How Many Lives Does This CAT Have Left?

Spencer Doar

Spencer Doar

Editor

If the old saying holds true, one has to wonder how many lives the Consolidated Audit Trail (CAT) has left.

Yesterday, it was leaked to the WSJ that the contractor hired to build the Consolidated Audit Trail, Thesys Technologies, was fired by the exchanges tasked with implementing the data repository mandated by the SEC in 2012. (The SEC wanted a repository for stock and options trading info after realizing in the wake of 2010’s flash crash that it didn’t have the best tools and breadth of data necessary to do a proper autopsy.)  

The firing is a stunning and confusing move. To be fair, there have always been dissatisfactory rumblings about this project. But when there are so many cooks in the kitchen — all the SROs, regulatory bodies and then Thesys itself — aren’t those grumblings just the nature of the beast? The industry has its answer.

The CAT project was not a timely affair. It took nearly five years just to pick Thesys out of a field of candidates that included the likes of FIS, FINRA and Google. Thesys was widely viewed as an underdog in the bidding process. (WatersTechnology reported that FIS and FINRA were the other two finalists for the project.)

Things didn’t get off to a great start after that. All of the industry committees and such that were around to help with the process of selecting the firm to build the CAT went away after the final pick was in. Unfortunately, that was the way the process was designed, but it left Thesys dangling in the wind without much in the way of a friendly guide.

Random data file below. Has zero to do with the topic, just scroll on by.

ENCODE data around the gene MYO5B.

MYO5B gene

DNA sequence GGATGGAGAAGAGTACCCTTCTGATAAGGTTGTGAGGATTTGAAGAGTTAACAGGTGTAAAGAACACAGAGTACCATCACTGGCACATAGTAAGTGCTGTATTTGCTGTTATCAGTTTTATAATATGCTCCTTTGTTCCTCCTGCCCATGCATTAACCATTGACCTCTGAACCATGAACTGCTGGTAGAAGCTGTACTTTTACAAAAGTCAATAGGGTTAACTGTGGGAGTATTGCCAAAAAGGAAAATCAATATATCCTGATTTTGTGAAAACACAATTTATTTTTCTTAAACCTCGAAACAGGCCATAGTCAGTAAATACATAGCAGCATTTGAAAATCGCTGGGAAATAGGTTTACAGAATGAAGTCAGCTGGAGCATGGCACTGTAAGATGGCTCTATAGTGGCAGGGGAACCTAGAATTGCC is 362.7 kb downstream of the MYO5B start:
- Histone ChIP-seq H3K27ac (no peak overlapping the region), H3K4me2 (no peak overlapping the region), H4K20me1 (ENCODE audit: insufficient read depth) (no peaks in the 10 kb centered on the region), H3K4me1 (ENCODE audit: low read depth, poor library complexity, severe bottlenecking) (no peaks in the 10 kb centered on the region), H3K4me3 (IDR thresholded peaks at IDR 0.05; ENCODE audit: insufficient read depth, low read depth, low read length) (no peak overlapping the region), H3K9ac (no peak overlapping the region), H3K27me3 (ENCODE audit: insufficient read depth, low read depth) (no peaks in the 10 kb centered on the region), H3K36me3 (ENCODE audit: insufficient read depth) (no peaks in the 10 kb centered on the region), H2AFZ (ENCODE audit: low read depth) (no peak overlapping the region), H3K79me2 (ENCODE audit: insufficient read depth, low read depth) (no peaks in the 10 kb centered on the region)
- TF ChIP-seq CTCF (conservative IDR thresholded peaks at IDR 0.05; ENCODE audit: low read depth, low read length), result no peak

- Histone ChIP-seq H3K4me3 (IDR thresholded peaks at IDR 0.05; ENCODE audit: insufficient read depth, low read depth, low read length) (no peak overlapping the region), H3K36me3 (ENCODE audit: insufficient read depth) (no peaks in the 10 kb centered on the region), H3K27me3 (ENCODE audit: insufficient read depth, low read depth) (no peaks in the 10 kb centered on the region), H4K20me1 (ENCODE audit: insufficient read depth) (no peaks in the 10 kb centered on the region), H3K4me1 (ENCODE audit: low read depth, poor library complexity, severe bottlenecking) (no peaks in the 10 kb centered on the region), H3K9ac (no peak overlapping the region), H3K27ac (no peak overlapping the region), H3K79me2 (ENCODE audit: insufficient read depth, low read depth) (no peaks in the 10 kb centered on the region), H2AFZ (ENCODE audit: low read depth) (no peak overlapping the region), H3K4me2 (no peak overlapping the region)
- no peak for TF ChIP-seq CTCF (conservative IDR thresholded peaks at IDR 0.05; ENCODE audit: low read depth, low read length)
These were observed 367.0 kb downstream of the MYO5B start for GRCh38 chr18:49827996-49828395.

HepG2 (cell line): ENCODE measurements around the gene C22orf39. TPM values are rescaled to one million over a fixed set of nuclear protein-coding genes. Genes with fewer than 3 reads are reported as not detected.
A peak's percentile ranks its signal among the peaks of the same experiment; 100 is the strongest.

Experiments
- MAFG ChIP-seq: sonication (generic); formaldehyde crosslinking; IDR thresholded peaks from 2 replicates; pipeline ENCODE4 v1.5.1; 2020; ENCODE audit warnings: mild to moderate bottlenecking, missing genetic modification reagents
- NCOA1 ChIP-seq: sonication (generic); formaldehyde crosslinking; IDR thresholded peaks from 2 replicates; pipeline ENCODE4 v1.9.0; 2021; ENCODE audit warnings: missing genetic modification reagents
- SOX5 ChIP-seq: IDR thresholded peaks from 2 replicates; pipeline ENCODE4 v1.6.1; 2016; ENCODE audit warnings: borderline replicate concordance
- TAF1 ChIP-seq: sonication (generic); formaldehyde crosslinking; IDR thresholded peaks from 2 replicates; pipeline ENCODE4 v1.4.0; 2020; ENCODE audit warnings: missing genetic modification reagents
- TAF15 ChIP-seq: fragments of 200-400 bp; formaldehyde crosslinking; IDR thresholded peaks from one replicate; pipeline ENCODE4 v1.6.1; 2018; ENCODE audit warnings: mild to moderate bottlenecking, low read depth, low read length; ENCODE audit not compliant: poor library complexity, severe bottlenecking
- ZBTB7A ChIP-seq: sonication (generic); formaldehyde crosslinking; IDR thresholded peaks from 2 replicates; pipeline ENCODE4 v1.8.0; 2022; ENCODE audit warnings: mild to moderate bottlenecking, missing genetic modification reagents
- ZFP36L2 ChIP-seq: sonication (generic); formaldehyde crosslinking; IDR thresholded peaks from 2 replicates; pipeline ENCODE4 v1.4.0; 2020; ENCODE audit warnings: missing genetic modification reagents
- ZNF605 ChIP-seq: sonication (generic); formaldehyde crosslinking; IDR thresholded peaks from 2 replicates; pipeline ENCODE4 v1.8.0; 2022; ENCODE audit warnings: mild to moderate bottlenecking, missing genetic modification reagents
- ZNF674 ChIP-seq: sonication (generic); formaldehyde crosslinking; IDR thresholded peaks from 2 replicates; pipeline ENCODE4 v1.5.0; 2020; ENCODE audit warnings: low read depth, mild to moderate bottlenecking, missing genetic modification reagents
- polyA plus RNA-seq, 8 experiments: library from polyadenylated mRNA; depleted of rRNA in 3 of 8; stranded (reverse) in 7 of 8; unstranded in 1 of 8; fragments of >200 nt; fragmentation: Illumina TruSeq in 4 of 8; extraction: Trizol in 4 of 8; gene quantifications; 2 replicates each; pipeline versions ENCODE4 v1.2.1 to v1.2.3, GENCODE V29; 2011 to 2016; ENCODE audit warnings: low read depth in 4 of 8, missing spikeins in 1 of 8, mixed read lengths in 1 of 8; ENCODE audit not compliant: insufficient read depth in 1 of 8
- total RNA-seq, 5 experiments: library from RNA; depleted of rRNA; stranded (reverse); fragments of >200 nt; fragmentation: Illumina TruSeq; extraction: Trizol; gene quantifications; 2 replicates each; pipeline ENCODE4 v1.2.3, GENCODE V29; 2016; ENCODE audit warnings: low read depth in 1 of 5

The first reporting to the CAT was supposed to begin in November of 2017 — that start was delayed by a year.  Upon that delay at the end of 2017, SEC Commissioner Jay Clayton issued a statement urging “the SROs to continue their efforts to work cooperatively with each other and to meet their responsibilities as promptly as practicable.” That is pretty much regulatory speak for “Now play nice, everybody.” It looks like that warning didn’t have the lasting effect that was intended.

After those hiccups, things seemed to be moving a bit better. There was a conscientious effort by Thesys to reach out to the industry for feedback on the numerous technical aspects of the CAT. (Just consider the scope of the project — the CAT needs to process and store some 58 billion stock and options records every day generated from a variety of differing workflows. Thesys estimated that would lead to a data trove of more than 20 petabytes after five years of operation.)

Once the industry outreach was under way, the project looked to have weathered the early storm and turned the corner.  Just two weeks ago at STAC’s Midwinter Meeting, JLN spoke with Thesys Chief Compliance Officer Shane Swanson, and things were slowly but surely chugging along.  The CAT is up and ingesting information from SROs. The next phase of implementation was set to go live in November for large broker dealers and those who already report to the Order Audit Trail System (OATS) operated by the National Association of Security Dealers (NASD).

The questions mount. How will this phased timeline be adjusted, if at all? What does this portend for Thesys, which was paid $50 million for a project it didn’t complete? Who wins the contract now? Google would kill for an entrance into financial markets to help it compete with the increasing inroads of Amazon’s computing prowess. FINRA always looked like the default choice — do they get the contract? The WSJ’s source seems to think FINRA is the likely winner, but that was some of the thought process before the initial selection, so who’s to say?  

Despite all this drama, consider the words of Jim Toes, president and CEO of the Security Traders Association: “When we wake up, CAT will still be an NMS Plan.”  

There’s no turning back now, even if the industry is turned around.  

 

Edited by Sarah Rudolph

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